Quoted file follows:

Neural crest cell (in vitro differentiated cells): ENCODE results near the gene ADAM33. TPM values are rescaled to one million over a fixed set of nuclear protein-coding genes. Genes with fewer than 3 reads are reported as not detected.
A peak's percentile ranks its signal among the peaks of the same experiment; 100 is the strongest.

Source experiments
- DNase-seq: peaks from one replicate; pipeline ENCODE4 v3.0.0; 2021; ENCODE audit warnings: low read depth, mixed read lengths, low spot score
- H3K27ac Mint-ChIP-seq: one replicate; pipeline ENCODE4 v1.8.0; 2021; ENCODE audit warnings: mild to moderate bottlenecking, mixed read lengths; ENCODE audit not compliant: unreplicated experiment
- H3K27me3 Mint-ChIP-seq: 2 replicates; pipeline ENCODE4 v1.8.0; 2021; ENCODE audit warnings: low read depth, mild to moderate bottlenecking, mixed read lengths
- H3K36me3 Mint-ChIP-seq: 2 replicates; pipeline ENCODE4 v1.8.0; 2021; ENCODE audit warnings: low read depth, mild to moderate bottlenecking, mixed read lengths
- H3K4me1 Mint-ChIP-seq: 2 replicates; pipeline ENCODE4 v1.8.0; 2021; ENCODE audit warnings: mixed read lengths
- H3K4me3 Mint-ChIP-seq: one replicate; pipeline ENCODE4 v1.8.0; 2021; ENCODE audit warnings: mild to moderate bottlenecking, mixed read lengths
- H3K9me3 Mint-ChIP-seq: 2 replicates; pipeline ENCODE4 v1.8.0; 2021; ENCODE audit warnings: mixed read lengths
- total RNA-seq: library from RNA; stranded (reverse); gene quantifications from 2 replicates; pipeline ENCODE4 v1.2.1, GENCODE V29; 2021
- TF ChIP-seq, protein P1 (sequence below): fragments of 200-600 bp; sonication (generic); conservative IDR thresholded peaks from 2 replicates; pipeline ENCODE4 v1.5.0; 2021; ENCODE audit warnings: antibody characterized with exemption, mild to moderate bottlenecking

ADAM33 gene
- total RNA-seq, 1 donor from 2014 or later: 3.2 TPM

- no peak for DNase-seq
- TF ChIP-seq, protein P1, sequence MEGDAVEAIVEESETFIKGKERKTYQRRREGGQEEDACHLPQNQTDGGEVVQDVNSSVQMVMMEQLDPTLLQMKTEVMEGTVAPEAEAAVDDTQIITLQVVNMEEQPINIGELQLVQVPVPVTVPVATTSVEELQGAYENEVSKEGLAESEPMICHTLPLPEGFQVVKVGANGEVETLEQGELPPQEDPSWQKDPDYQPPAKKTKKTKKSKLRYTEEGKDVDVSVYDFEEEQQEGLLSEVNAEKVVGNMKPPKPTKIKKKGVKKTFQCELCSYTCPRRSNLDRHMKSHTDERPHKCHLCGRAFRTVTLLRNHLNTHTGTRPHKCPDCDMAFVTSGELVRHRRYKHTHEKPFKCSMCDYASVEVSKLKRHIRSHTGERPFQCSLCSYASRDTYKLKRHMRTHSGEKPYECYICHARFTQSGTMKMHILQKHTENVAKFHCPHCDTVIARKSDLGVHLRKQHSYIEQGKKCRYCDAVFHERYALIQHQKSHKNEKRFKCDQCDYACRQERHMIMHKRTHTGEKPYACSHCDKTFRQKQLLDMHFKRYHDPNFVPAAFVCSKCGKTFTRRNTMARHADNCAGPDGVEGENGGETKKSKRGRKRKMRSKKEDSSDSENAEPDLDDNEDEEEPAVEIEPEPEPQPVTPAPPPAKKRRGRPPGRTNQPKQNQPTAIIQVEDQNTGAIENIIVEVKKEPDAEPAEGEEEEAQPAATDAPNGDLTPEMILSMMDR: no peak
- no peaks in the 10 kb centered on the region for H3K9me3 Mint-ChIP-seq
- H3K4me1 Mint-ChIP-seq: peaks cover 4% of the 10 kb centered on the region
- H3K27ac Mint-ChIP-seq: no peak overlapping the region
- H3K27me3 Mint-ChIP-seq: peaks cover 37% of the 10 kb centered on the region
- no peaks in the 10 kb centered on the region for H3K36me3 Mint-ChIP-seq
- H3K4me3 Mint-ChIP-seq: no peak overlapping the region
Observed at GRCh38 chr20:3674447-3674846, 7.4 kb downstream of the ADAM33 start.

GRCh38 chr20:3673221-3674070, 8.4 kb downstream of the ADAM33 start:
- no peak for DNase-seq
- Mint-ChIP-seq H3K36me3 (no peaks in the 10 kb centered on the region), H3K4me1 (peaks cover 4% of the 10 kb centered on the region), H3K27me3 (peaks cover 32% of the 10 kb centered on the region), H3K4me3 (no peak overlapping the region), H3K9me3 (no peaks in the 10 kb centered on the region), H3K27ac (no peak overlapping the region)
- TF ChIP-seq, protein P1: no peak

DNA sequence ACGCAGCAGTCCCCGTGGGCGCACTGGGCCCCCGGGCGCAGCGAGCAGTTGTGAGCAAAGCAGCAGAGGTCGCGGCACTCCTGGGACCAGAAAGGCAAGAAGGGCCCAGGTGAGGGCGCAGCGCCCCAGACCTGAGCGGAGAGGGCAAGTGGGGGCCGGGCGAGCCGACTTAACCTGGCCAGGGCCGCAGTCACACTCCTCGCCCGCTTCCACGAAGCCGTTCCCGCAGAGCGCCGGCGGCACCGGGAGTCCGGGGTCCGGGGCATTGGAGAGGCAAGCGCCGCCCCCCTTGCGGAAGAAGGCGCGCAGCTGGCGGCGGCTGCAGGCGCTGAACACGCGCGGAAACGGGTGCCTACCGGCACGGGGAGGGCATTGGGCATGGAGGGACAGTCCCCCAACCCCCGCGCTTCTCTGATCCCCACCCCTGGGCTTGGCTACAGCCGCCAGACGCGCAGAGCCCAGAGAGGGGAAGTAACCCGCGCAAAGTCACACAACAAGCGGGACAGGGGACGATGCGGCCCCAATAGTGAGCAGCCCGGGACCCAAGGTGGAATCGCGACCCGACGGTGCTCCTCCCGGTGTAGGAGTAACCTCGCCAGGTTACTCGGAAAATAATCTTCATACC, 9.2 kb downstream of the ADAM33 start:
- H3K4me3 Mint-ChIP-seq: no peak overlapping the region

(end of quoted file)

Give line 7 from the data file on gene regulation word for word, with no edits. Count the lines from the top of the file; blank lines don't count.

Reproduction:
- H3K36me3 Mint-ChIP-seq: 2 replicates; pipeline ENCODE4 v1.8.0; 2021; ENCODE audit warnings: low read depth, mild to moderate bottlenecking, mixed read lengths